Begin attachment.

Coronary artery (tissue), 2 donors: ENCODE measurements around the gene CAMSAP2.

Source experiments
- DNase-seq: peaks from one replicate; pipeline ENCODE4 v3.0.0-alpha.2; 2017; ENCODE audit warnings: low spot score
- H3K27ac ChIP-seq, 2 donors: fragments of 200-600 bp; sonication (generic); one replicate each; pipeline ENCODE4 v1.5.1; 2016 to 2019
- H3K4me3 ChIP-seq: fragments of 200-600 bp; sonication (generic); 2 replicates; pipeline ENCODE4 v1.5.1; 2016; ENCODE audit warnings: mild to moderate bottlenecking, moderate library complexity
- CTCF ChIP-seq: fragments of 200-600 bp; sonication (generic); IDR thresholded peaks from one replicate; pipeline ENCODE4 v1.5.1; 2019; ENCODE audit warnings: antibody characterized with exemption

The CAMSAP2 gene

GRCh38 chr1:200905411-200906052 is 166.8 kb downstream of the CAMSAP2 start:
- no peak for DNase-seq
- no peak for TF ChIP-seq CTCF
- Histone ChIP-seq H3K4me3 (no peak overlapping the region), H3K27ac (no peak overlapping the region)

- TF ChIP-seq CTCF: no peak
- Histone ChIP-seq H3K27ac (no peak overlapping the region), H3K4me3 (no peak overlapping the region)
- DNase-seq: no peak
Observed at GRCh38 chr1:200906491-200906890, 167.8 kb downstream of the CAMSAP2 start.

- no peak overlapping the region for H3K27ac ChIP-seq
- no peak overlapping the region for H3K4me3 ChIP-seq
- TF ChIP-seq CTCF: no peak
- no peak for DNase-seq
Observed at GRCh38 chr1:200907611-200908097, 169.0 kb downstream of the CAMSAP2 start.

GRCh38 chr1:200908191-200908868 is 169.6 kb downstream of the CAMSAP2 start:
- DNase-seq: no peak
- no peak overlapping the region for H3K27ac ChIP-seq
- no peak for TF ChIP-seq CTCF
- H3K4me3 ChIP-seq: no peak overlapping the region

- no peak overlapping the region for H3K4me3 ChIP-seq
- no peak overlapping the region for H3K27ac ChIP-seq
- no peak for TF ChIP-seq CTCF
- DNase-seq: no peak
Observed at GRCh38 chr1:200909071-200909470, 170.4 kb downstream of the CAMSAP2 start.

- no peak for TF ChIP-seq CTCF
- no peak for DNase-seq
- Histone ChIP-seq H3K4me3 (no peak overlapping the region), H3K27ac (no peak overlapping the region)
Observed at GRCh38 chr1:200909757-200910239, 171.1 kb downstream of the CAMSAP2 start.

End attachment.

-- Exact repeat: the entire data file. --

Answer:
Coronary artery (tissue), 2 donors: ENCODE measurements around the gene CAMSAP2.

Source experiments
- DNase-seq: peaks from one replicate; pipeline ENCODE4 v3.0.0-alpha.2; 2017; ENCODE audit warnings: low spot score
- H3K27ac ChIP-seq, 2 donors: fragments of 200-600 bp; sonication (generic); one replicate each; pipeline ENCODE4 v1.5.1; 2016 to 2019
- H3K4me3 ChIP-seq: fragments of 200-600 bp; sonication (generic); 2 replicates; pipeline ENCODE4 v1.5.1; 2016; ENCODE audit warnings: mild to moderate bottlenecking, moderate library complexity
- CTCF ChIP-seq: fragments of 200-600 bp; sonication (generic); IDR thresholded peaks from one replicate; pipeline ENCODE4 v1.5.1; 2019; ENCODE audit warnings: antibody characterized with exemption

The CAMSAP2 gene

GRCh38 chr1:200905411-200906052 is 166.8 kb downstream of the CAMSAP2 start:
- no peak for DNase-seq
- no peak for TF ChIP-seq CTCF
- Histone ChIP-seq H3K4me3 (no peak overlapping the region), H3K27ac (no peak overlapping the region)

- TF ChIP-seq CTCF: no peak
- Histone ChIP-seq H3K27ac (no peak overlapping the region), H3K4me3 (no peak overlapping the region)
- DNase-seq: no peak
Observed at GRCh38 chr1:200906491-200906890, 167.8 kb downstream of the CAMSAP2 start.

- no peak overlapping the region for H3K27ac ChIP-seq
- no peak overlapping the region for H3K4me3 ChIP-seq
- TF ChIP-seq CTCF: no peak
- no peak for DNase-seq
Observed at GRCh38 chr1:200907611-200908097, 169.0 kb downstream of the CAMSAP2 start.

GRCh38 chr1:200908191-200908868 is 169.6 kb downstream of the CAMSAP2 start:
- DNase-seq: no peak
- no peak overlapping the region for H3K27ac ChIP-seq
- no peak for TF ChIP-seq CTCF
- H3K4me3 ChIP-seq: no peak overlapping the region

- no peak overlapping the region for H3K4me3 ChIP-seq
- no peak overlapping the region for H3K27ac ChIP-seq
- no peak for TF ChIP-seq CTCF
- DNase-seq: no peak
Observed at GRCh38 chr1:200909071-200909470, 170.4 kb downstream of the CAMSAP2 start.

- no peak for TF ChIP-seq CTCF
- no peak for DNase-seq
- Histone ChIP-seq H3K4me3 (no peak overlapping the region), H3K27ac (no peak overlapping the region)
Observed at GRCh38 chr1:200909757-200910239, 171.1 kb downstream of the CAMSAP2 start.